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Zog review at Rose Theatre, Kingston-upon-Thames – ‘playful adaptation of the book by Julia Donaldson’

Emily Benjamin and Elliot MacKenzie in Zog at Rose Theatre. Photo: Helen Maybanks

Julia Donaldson is the JK Rowling for children under five. Everything she touches – usually in combination with illustrator Axel Scheffler – turns to publishing gold. Many of her bestselling rhyming works have been successfully adapted to other mediums, though this new production of 2010 hit Zog marks its first outing on stage.

For the uninitiated, Zog is a young dragon learning to fly, breathe fire and fight knights at dragon school. The catch is that he’s rather inept at all these tasks, until a chance encounter with wannabe doctor Princess Pearl.

In Mike Shepherd’s adaptation, Pearl (Emily Benjamin) becomes a pseudo-narrator, introducing the dragons and guiding us through the tale. Donaldson’s original text appears in snatches, but largely the script does away with rhyming couplets and feels almost pantomimic, the biggest laughs inevitably coming from a sprinkling of bottom gags.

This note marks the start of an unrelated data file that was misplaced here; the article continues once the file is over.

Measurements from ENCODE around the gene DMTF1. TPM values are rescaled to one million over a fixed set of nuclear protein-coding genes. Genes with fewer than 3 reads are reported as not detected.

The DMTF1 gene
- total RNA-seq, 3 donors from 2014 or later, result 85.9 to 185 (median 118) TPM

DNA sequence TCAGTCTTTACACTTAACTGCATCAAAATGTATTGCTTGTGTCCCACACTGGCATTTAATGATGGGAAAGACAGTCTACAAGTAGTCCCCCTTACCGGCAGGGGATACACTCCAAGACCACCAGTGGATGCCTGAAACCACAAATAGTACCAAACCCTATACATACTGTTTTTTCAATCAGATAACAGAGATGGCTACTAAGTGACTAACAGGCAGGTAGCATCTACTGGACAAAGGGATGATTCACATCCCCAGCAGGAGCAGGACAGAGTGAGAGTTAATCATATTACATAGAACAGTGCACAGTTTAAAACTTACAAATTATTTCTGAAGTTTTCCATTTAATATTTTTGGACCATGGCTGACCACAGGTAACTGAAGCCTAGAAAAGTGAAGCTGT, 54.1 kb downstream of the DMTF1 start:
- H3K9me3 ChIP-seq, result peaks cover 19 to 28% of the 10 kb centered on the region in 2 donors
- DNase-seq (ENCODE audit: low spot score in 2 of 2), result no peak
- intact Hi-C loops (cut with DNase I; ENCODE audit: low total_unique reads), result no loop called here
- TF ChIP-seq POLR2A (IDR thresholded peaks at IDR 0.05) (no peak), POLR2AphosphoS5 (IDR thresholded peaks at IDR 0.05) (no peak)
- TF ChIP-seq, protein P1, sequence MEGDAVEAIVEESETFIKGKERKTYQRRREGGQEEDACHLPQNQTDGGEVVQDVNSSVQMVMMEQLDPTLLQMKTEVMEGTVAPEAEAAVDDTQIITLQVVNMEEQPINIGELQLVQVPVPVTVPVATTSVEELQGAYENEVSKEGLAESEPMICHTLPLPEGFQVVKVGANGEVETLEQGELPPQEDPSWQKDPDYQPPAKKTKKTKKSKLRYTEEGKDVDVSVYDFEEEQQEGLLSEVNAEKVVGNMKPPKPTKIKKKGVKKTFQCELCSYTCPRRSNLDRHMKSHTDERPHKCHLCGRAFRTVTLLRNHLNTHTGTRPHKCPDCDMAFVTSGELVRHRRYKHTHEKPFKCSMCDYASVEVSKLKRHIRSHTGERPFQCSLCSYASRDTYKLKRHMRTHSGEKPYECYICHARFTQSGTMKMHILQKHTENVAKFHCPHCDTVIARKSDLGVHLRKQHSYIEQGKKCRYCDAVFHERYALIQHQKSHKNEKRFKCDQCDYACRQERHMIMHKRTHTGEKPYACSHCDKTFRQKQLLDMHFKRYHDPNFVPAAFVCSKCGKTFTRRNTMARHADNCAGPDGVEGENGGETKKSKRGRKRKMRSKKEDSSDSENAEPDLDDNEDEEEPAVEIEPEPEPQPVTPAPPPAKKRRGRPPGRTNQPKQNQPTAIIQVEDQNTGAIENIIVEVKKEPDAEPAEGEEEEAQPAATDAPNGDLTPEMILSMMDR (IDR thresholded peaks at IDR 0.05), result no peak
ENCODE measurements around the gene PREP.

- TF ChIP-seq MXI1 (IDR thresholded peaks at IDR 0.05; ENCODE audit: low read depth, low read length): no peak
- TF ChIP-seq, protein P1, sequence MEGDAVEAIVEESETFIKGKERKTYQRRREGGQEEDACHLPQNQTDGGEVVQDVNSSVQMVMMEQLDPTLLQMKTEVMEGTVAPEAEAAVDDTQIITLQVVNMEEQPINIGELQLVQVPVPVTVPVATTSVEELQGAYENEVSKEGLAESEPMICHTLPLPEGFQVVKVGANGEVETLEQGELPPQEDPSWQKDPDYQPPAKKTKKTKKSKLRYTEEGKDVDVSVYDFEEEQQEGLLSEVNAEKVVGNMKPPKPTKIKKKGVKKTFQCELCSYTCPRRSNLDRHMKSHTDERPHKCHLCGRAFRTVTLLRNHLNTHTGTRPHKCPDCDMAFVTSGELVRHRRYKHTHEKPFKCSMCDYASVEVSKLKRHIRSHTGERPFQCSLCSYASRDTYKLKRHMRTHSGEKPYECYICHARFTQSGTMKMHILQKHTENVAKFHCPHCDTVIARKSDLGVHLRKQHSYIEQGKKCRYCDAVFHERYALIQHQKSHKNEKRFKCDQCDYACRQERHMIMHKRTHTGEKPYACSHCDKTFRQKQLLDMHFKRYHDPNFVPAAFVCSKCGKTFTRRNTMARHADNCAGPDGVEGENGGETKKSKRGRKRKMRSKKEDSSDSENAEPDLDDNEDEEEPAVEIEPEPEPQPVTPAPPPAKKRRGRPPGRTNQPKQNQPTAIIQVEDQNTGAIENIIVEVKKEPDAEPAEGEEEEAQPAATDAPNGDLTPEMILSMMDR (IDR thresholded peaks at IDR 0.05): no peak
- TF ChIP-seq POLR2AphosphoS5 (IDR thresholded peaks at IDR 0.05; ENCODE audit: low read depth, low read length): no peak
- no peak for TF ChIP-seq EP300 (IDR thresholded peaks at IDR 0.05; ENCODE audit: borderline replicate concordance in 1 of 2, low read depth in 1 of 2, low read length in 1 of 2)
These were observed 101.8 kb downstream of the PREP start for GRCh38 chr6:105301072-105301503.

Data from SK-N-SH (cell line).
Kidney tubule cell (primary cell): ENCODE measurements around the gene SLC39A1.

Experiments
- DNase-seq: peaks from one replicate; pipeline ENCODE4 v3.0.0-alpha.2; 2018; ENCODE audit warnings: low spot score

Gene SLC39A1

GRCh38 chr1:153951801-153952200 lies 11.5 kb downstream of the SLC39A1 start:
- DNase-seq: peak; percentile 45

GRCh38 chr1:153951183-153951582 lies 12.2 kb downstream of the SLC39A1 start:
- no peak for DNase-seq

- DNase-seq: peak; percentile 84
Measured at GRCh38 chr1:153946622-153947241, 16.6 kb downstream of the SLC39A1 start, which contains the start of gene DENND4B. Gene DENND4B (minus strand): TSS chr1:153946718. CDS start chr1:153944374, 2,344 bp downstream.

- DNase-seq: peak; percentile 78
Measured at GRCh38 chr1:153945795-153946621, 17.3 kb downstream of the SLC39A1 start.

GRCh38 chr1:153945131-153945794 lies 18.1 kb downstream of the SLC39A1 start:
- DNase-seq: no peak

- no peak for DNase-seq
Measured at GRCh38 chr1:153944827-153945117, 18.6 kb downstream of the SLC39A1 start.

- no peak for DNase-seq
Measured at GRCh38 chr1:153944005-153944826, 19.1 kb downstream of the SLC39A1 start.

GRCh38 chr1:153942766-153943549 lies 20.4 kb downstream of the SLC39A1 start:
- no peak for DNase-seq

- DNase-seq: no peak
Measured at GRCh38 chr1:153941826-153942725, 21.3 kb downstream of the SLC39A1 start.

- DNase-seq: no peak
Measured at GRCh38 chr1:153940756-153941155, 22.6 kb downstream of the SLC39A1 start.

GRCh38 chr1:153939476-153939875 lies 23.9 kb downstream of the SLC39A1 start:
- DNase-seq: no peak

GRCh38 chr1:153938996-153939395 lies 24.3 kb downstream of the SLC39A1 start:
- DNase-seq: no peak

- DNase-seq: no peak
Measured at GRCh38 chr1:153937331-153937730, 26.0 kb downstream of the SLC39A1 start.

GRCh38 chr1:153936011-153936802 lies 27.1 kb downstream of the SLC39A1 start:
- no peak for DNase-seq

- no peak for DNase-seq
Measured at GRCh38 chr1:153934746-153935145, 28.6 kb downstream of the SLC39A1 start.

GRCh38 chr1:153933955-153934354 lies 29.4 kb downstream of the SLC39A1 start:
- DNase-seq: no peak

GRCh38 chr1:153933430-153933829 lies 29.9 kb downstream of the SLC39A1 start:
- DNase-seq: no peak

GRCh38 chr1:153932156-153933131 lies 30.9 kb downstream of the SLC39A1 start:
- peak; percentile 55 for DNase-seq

The talented ensemble of actor-musicians fuse puppetry with dance and circus skills. It’s a wholly theatrical experience that works well on Katie Sykes’ scaffolding set, while Johnny Flynn’s playful songs showcase styles from bluegrass to musicals.

Those expecting a straight retelling of Donaldson’s tale may be disappointed, but this is an inventive interpretation that differs starkly from the recent animated incarnation. Although the narrative at times feels convoluted, it’s engaging nonetheless. My five year-old certainly enjoyed herself, and demanded to know at the curtain call when we could watch the next instalment of Zog’s adventures.

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Julia Donaldson's dragon takes flight in an inventive, if convoluted adaptation